Democratic Governor Phil Murphy today signed enabling legislation carrying out voters’ Election Day demands to legalize adult-use marijuana possession and license retail marijuana sales into law today.
Three bills were signed by the Governor. A21/S21 licenses the commercial production and retail sale of cannabis to adults. Under the new law, adults may legally purchase and possess up to one ounce of cannabis. Retail sales are subject to state sales tax. Seventy percent of the revenue derived from sales taxes on retail marijuana purchases will be directed toward reinvestment in designated, lower-income communities.
The new law caps the number of state-licensed cultivators at 37 for the first two years. Existing state-licensed medical cannabis producers will be among those eligible to provide to the retail market. It has been estimated that adult-use retailers may be operational within six months.
Murphy also signed A1897, which removes criminal and civil penalties for the private possession of up to six ounces of cannabis by those ages 21 and older, as well as for the possession of personal use amounts of hashish (up to 170 grams). It also depenalizes activities involving the transfer of up to one ounce of cannabis, and reduces criminal penalties for activities involving larger quantities (distribution of more than one ounce but less than five pounds) of the substance.
Gov. Murphy also signed a third piece of legislation into law, A5342. It provides for a series of written warnings, rather than the imposition of either criminal penalties or fines for those under the age of 21 who are caught with cannabis. The Governor lobbied for the measure, which was passed by lawmakers this morning. Under the measure, third-time juvenile offenders could receive community service. Provisions in the law also restrict police from conducting searches of juveniles based solely on the odor of marijuana.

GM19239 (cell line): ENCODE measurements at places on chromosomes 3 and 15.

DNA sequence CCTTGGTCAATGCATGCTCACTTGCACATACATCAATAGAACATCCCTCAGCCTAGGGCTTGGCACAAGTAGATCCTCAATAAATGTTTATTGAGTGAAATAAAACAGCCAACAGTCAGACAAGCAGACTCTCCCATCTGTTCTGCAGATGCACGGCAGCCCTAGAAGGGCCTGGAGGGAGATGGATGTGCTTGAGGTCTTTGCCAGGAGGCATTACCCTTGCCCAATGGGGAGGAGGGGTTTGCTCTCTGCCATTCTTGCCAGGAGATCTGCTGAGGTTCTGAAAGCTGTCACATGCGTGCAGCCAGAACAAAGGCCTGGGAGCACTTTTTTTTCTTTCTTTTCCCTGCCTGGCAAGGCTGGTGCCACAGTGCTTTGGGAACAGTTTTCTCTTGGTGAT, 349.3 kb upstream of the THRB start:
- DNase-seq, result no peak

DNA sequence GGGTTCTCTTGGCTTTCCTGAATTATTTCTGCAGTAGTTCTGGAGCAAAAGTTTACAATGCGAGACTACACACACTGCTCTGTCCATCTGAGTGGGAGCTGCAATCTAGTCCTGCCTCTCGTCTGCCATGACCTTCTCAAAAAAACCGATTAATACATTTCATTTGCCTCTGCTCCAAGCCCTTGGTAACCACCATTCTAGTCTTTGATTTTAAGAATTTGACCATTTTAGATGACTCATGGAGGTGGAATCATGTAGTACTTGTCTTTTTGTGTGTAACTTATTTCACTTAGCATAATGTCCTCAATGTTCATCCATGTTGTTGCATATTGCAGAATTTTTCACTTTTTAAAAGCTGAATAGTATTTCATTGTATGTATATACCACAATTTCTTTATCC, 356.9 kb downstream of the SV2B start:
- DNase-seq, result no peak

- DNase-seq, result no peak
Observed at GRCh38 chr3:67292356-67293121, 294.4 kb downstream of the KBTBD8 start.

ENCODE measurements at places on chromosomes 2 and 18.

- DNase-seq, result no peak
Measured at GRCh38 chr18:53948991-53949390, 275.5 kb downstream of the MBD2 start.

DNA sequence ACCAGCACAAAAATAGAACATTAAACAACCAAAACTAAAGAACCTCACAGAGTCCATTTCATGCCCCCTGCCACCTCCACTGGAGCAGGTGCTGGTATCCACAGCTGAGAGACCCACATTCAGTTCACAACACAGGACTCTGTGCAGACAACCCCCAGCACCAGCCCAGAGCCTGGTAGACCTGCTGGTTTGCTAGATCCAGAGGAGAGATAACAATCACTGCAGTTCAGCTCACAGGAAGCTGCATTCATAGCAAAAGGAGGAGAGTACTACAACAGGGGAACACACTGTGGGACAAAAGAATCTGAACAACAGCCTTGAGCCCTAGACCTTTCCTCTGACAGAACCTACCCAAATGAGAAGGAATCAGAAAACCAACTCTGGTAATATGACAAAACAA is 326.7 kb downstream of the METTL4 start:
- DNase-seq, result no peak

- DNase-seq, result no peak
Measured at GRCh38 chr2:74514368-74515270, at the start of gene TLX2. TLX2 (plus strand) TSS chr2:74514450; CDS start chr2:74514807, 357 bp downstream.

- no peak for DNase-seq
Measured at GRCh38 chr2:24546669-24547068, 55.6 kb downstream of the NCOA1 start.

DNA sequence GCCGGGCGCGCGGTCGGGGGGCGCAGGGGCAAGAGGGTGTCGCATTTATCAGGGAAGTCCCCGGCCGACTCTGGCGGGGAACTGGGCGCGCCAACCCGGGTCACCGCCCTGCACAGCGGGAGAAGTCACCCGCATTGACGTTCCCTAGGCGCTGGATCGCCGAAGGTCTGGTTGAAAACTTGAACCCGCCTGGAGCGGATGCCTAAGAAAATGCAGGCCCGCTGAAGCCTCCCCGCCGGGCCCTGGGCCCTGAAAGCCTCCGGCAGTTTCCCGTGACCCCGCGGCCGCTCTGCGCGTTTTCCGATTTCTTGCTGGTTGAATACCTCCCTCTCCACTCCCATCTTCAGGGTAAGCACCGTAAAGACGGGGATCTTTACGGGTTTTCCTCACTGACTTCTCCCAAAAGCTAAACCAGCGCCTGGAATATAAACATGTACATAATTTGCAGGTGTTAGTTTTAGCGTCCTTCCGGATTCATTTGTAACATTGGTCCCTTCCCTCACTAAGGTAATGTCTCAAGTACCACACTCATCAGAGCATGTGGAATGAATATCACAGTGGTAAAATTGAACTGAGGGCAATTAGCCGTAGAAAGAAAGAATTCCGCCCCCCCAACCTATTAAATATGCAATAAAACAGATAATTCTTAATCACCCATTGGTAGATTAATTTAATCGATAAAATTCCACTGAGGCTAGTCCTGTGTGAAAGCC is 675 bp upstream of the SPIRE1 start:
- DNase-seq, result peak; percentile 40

“The enactment of these laws is long overdue,” said NORML State Policies Manager Carly Wolf — who emphasized that state and local police have made over 6,000 arrests for marijuana-related violations in the months since New Jersey voters overwhelmingly decided in favor of legalization at the ballot box. Newly issued guidance from the state’s attorney general’s office has requested that local prosecutors drop those cases. “Now, going forward, tens of thousands of otherwise law-abiding New Jerseyans will no longer be subject to arrest and a criminal record for their personal use of marijuana, and the commercial market will be regulated in a fair and inclusive manner.”
An analysis of nationwide arrest data published in 2018 reported that New Jersey ranked third in the nation in total marijuana arrests and second only to Wyoming in per capita marijuana arrests.
Provisions in the bill allowing the use and possession of marijuana take immediate effect.
On Election Day, New Jersey voters overwhelmingly approved Public Question 1, which instructed lawmakers to enact legislation permitting adults to possess and purchase marijuana from licensed retailers. Lawmakers subsequently approved A21/S21 and A1897 on December 17, and after constant delays and disagreements among legislative leaders and Gov. Murphy, lawmakers approved A5342 as a compromise “cleanup” bill on Monday morning.
“While we are pleased to see the will of New Jersey voters finally enshrined into approved legislation, it was a grotesque failure on the part of elected leadership that it took so long to do so,” stated NORML Executive Director Erik Altieri, “Despite nearly seven in ten New Jersey residents voting in favor of legalization on Election Day, it took lawmakers 111 days following that vote to achieve consensus to enact enabling legislation into law. During this undue delay, over 6,000 citizens faced charges for activities most New Jerseyans demanded be legalized. It is our hope that lawmakers and regulators going forward implement these laws with a renewed sense of urgency.”